As a septuagenarian, we work to get rid of things that can’t be passed on. I’ll be keeping this clipping, my draft card, and memories from that time. The reality of war has become distant from us. It is sanitized by media and highly controlled public relations staff in the military.

It is important to remember what war means.


Impressions of the Divine

Midst the trafficking of our lives
   we seek mostly what we know...

What's special about that?
It's me, it's you, it's all new
      ... isn't it?

We seek paths we know,
   worn well by our boots, and
   stained by our feces;
Yet, isn't there something else
   in the jungle surrounding us?

A philosopher and theologian am I
   within this world of concrete and glass.

But then, I am, I AM!
   alive, human, and wanting nothing
   but satisfaction from this life...
   ... why is it so slow in coming?

Words are ink on paper,
   the embossing of a typewriter.
People say this is the nature of our lives:
   Impressions of the Divine on earthly matter...

It is just a path worn by the trafficking of our boots.

~ Fort Benning, Georgia, Sept. 29, 1976

Living in Society

Off Year Caucus

Dan Feltes was elected First Vice Chair of the Johnson County Democrats on March 2, 2023.

The monthly central committee meeting was followed by the off-year caucus. The evening was intended to start us toward re-organizing the county Democratic Party to win in 2024. It was a somewhat chaotic meeting. We are Democrats, so that’s to be expected.

The best part of the meeting was the reunion with people met during previous campaigns. We talked about our work to elect Royceann Porter as the first black county supervisor. We talked about walking the walk. We talked about shared experiences. It was good.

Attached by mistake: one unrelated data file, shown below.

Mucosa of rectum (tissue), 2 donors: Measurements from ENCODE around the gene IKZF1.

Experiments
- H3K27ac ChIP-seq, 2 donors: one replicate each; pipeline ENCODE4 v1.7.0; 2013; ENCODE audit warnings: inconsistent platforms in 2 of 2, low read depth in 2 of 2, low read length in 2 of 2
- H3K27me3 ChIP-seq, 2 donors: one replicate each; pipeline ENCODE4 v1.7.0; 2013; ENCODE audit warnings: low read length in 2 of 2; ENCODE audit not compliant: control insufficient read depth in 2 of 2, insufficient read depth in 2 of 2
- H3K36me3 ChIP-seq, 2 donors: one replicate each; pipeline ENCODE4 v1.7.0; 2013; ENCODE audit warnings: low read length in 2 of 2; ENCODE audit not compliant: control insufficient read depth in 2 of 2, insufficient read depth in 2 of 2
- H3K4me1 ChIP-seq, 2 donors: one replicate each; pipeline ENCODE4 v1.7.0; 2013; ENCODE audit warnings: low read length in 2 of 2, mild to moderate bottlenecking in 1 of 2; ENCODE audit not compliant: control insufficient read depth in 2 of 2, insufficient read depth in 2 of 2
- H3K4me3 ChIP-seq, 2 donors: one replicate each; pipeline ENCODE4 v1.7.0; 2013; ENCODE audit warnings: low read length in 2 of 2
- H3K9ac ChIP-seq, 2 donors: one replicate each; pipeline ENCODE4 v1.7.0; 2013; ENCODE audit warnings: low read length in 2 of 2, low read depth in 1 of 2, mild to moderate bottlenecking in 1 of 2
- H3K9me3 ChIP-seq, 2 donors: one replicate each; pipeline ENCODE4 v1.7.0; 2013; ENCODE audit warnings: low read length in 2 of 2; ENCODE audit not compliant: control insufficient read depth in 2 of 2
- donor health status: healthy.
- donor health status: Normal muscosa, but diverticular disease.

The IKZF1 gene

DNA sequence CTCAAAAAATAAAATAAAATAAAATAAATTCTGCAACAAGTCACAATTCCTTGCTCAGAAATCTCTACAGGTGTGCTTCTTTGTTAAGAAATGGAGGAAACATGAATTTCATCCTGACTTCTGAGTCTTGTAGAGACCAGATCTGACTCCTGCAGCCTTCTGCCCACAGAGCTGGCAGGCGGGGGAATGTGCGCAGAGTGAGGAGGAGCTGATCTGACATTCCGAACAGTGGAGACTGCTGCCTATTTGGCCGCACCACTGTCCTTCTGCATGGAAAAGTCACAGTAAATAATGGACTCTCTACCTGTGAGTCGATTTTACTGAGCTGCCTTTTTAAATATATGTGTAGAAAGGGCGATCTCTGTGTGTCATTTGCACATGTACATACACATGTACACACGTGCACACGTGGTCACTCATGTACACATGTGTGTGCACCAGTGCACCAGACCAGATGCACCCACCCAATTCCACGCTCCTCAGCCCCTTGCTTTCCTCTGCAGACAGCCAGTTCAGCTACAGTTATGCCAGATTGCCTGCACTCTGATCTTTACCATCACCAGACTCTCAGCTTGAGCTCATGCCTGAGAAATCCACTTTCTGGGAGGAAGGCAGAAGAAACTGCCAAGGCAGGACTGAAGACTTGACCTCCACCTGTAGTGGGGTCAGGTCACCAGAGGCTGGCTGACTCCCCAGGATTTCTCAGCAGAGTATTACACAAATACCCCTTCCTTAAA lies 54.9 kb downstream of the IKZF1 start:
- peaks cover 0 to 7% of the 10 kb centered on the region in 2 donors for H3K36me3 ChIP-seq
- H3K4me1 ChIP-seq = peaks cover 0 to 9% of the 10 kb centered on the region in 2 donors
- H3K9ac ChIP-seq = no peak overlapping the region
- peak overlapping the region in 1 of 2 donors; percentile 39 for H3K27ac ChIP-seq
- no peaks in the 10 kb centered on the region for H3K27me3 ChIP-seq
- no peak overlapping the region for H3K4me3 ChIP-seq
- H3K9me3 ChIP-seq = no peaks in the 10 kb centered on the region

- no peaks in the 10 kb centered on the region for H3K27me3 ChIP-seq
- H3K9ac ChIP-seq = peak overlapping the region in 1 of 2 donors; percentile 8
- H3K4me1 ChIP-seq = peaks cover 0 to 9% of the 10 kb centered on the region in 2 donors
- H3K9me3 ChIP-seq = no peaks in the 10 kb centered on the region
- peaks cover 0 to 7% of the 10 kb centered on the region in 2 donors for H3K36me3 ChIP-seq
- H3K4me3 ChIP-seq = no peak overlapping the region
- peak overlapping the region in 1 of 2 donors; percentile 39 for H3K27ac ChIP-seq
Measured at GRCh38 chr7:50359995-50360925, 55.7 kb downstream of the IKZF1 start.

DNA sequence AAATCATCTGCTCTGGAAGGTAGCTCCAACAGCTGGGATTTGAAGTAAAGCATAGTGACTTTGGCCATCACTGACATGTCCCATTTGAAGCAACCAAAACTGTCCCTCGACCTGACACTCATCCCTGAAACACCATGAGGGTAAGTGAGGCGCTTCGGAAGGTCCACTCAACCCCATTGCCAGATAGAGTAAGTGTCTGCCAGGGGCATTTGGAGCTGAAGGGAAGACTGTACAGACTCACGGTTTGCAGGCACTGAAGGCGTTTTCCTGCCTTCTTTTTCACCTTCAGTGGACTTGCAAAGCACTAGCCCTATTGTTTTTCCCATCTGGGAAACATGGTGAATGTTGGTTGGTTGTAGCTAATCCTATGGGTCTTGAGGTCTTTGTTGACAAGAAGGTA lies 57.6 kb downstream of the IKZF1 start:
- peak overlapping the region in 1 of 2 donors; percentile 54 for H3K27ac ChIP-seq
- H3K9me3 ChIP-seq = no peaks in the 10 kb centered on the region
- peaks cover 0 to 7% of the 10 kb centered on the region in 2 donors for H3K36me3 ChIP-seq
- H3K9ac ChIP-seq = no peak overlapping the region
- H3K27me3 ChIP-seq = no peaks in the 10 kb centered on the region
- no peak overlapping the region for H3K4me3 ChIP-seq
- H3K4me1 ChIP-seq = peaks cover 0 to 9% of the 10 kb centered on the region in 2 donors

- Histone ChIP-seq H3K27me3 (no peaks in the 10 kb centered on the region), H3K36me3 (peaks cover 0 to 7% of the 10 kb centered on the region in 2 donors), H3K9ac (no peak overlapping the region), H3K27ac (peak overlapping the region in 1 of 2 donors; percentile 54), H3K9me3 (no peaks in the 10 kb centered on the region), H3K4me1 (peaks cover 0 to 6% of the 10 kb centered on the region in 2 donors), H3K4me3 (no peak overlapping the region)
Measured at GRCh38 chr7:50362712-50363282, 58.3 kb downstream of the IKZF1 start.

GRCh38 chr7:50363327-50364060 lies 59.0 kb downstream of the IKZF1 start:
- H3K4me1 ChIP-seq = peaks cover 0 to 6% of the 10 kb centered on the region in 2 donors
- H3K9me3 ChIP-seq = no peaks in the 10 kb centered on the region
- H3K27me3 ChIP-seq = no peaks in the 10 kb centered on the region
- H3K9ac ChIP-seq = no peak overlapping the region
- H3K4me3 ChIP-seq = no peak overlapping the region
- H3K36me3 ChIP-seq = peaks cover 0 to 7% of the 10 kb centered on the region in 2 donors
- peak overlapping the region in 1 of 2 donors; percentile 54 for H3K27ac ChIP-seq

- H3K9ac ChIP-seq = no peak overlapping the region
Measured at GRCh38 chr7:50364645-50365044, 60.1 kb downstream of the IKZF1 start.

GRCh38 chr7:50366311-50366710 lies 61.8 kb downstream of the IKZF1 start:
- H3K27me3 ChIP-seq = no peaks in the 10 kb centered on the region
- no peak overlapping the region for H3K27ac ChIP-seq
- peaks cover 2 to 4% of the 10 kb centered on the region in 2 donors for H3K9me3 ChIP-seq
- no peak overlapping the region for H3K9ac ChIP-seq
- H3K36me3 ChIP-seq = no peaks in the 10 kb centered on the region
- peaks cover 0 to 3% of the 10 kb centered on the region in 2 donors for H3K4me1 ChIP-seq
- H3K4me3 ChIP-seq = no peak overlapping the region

I have no illusions about what is possible. The meeting was a chance to get out of the house and discuss politics with others. For a while, I’ve been participating via video conference rather than in person. There was a different dynamic to being there. If we did something to make a difference in our politics, that would have been a surprise benefit.

Conversations in person remain difficult after a long withdrawal from society beginning during the coronavirus pandemic and continuing as I write my book. As the engines of conversation ignite, I’m not sure we are at our best when we converse in person with strangers.

One person ranted about doing more door knocking to activate people to work on politics. They had what I would describe as a driving personality. Drivers tend not to be the listening type and just want to assert their point as gospel. That never goes well.

Why did Democrats perform so abysmally? The answer was at the doors, for those who were listening.

I door knocked during the midterm campaign and found people home. They didn’t want to get involved with politics. Some weren’t even interested in voting. I called it apathy at first, but that’s not right. People are dealing with complex lives and pressure from all parts of society. It is work enough just to deal with getting by. Politicization of schools during the pandemic was particularly on people’s minds. Politics seems unlikely to resolve situations like this. So people turn their back on politics, even if it goes against their self-interest, even if it means striking out on their own. Political organizing in that environment was challenging. Little seems to have changed less than a year later.

Much was made at the meeting of an “aggressive plan to rebuild the Democratic Party in Iowa under the leadership of our new chair, Rita Hart.” Here’s the problem: Hart lost her last two elections. The race for the Congress was a nail-biter and our best chance to hold the First District Congressional seat. We came up short. No question Hart is a decent person and a loyal Democrat. It will take more than that to turn this Republican state around. There’s little hope with Christina Bohannan either. She lost the first Congressional race in the district 46 percent to 53 percent. She should have won. The Democratic Party needs winners to lead us out of the woods. They are in short supply.